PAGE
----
Chili spiciness from hands cleanse
The mistake of not having washed my hands after cutting the chili has already happened to me. While wiping off the sweat that formed while eating the hot chili con carne, I came into the eye with one finger. Believe me, it hurts. It was helped by the contact lens fluid of my roommate with which I was able to wash my eyes.
The best way to avoid such a Capsaicin fault is to wear gloves. If you have forgotten this or have none at hand, here are a few tips to wash the chili sharpness of your hands.
Cleaning hands after cutting chillies
An oily substance from the chillies has adhered to the skin. It contains a substance called capsaicin. This capsaicin is responsible for the burning of the chillies. Now we have to get rid of the fat- and alcohol-soluble capsaicinoid. By washing your hands several times with the right household remedies, your hands will soon be neutralized.
With vegetable oils for frying you get the sharpness of the Chilis aborted. We like to take sunflower oil ourselves, because we always have it in our cupboard as an inexpensive oil. The hands are rubbed several times and then washed with detergent or soap. Most of the capsaicin collects in the nail bed. Here it burns us the hardest. You better drizzle these places with more than too little vegetable oil.
Dish washing liquid
With ours try to wash the sharpness of the hands, it went fastest with washing-up liquid. There can be two reasons for this. The foam takes a large part of the sharpness with it. Since detergent is fat-soluble, it removes the vegetable oil from the skin more quickly. The capsaicin has dissolved in the fat.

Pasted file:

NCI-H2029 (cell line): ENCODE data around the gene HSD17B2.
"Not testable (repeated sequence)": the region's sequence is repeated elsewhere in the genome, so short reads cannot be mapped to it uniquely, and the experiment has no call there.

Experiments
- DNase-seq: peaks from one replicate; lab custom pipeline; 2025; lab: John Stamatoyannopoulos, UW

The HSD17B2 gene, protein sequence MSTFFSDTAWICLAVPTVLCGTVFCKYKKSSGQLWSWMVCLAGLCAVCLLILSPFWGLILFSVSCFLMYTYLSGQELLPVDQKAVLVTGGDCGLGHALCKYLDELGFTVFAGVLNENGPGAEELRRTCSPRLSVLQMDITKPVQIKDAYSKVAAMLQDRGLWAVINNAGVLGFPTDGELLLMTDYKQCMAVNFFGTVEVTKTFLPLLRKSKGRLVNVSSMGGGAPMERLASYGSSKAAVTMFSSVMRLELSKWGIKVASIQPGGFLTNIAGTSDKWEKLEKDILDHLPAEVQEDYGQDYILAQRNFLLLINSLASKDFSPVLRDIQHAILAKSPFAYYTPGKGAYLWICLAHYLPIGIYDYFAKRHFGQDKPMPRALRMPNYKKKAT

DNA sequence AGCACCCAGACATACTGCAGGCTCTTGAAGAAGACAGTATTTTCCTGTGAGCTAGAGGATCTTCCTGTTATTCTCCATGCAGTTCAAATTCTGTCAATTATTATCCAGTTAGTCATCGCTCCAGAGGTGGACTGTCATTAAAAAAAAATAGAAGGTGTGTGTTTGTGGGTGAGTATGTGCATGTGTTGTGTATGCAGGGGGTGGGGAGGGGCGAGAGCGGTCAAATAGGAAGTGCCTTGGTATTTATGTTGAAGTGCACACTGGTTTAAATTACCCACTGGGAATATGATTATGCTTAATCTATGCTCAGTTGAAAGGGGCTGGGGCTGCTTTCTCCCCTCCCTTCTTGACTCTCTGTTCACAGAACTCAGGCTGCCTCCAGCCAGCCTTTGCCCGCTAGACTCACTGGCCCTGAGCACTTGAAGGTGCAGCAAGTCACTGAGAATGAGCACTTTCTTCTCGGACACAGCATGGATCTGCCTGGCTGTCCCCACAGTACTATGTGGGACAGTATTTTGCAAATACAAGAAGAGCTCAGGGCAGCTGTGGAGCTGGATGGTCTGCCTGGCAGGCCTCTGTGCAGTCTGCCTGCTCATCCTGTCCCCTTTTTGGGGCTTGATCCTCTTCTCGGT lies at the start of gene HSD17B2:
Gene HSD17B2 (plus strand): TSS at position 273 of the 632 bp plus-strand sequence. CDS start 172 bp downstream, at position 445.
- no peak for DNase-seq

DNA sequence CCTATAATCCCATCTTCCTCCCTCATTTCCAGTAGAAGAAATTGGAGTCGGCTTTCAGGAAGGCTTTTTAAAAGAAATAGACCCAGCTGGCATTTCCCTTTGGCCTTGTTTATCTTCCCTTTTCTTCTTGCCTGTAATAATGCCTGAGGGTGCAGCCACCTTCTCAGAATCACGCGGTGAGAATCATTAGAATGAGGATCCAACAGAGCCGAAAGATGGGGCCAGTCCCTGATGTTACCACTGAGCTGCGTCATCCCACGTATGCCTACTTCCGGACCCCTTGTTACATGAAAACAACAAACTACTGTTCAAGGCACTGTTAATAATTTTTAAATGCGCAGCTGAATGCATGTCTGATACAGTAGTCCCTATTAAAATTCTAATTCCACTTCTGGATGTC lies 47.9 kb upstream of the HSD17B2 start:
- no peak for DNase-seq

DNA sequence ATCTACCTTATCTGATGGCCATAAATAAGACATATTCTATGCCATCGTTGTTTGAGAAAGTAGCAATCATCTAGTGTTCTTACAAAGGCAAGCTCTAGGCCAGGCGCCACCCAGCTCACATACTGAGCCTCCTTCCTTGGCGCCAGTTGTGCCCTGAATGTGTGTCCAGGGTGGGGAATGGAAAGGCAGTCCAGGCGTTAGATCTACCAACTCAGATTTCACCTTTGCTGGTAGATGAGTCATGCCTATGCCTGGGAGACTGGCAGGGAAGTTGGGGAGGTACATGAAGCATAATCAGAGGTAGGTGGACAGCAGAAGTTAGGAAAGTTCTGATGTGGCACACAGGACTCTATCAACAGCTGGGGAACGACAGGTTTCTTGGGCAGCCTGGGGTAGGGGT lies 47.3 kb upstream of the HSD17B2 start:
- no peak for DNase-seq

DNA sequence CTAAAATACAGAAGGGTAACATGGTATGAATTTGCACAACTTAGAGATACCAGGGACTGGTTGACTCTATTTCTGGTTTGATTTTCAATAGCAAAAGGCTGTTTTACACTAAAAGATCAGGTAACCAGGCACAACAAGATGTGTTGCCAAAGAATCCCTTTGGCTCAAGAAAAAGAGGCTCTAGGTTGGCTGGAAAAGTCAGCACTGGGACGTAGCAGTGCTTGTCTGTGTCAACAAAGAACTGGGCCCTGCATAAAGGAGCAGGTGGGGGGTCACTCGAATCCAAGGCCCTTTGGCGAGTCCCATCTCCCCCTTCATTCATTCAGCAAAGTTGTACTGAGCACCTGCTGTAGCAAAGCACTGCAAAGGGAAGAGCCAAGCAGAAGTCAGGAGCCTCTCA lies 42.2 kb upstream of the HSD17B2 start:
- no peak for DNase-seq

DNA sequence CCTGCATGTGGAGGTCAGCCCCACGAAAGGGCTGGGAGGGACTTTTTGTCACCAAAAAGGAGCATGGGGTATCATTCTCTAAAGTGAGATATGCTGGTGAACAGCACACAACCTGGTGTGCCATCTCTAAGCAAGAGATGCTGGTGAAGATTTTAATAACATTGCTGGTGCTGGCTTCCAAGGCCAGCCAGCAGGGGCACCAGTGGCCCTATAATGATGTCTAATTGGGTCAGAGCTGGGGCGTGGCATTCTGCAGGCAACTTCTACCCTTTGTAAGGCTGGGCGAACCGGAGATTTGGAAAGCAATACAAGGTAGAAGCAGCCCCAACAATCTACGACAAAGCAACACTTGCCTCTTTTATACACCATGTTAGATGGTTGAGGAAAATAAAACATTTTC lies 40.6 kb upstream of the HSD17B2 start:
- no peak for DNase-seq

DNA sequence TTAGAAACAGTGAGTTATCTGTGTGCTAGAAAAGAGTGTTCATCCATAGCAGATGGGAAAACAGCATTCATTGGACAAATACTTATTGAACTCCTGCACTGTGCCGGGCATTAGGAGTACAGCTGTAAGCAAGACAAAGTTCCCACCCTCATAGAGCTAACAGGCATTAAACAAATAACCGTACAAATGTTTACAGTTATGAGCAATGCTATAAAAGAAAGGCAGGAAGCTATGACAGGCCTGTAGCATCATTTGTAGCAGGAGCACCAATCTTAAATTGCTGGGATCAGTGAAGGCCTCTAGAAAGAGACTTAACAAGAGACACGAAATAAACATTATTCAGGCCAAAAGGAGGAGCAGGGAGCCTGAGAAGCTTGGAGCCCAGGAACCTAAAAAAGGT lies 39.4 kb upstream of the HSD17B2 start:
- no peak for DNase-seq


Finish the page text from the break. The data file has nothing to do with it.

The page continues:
Alcohol is a good solution, at least when it comes to dissolving capsaicinoids. As already mentioned, the sharpening agent is only soluble in fat or alcohol. This is why many American chili lovers always have a bottle of rotgut available in the chili kitchen. After cutting chillies, clean your hands with bad brandy.
Soap alone is not enough. Unless you want to wash your ten fingers more than ten times. No tip to remove chilli from fingers thoroughly.
Yogurt and milk
If the pods were really hot, like the Carolina Reaper and you were as stupid as I was - wearing no gloves - yogurt is a fine variation. On the skin it immediately cools pleasantly. It absorbs the heat quickly and can be washed off quickly. Tender hands are left behind, which hopefully no longer burn.
Cut sharp chillies without disposable gloves turns your hand into magic hands. All sensitive areas will start to burn if you touch these areas. Especially nose, ears, wet areas and eyes are affected. Preparing latex gloves when preparing chili con carne and making chilli sauce is not considered sexy and is irritating to friends of tame cuisine, but is less painful.
If you cut chili without gloves, put a bottle of sunflower oil and washing-up liquid in your hand. Rub your hands with oil and then rinse with detergent and plenty of water. Repeat about five times. I test if there is chilli sharpness on my finger by touching my ear canal. A slight burning indicates another wash cycle.
Also think about cleaning your fingernails. Under it and in the nail bed the invisible sharpening material hides itself particularly gladly. From this cover it strikes abruptly.
From time to time I read the tip to rub the hand with olive oil before cooking Habaneros. With me this simply does not work, because then always the pods slip away me. Am I doing something wrong?